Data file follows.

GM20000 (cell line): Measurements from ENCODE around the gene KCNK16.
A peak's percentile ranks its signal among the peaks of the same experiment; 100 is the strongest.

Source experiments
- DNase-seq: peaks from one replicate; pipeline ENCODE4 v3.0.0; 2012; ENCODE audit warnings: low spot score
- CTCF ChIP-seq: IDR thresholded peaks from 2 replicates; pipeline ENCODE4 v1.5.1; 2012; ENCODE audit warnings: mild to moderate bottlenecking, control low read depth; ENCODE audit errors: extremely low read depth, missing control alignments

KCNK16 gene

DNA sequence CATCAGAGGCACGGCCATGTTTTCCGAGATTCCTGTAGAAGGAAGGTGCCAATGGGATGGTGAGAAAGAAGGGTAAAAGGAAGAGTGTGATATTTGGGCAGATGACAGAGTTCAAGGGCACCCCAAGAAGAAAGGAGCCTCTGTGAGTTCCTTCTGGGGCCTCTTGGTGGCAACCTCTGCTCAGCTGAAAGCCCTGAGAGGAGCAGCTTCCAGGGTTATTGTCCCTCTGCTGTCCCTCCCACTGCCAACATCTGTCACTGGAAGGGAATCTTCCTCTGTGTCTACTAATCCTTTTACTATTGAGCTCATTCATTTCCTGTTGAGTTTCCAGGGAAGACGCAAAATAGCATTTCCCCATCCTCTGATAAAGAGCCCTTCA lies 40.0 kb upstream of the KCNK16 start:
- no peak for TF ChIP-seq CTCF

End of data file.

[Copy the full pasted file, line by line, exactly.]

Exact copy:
GM20000 (cell line): Measurements from ENCODE around the gene KCNK16.
A peak's percentile ranks its signal among the peaks of the same experiment; 100 is the strongest.

Source experiments
- DNase-seq: peaks from one replicate; pipeline ENCODE4 v3.0.0; 2012; ENCODE audit warnings: low spot score
- CTCF ChIP-seq: IDR thresholded peaks from 2 replicates; pipeline ENCODE4 v1.5.1; 2012; ENCODE audit warnings: mild to moderate bottlenecking, control low read depth; ENCODE audit errors: extremely low read depth, missing control alignments

KCNK16 gene

DNA sequence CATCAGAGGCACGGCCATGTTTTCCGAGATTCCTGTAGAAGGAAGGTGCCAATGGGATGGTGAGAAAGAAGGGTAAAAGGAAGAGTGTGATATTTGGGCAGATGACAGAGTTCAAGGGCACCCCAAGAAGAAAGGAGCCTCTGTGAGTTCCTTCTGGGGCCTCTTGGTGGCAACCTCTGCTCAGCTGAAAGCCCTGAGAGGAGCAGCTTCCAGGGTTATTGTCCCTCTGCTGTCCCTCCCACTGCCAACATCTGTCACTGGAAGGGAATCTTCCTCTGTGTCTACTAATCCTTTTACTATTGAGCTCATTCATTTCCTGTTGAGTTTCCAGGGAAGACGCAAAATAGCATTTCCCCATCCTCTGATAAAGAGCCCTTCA lies 40.0 kb upstream of the KCNK16 start:
- no peak for TF ChIP-seq CTCF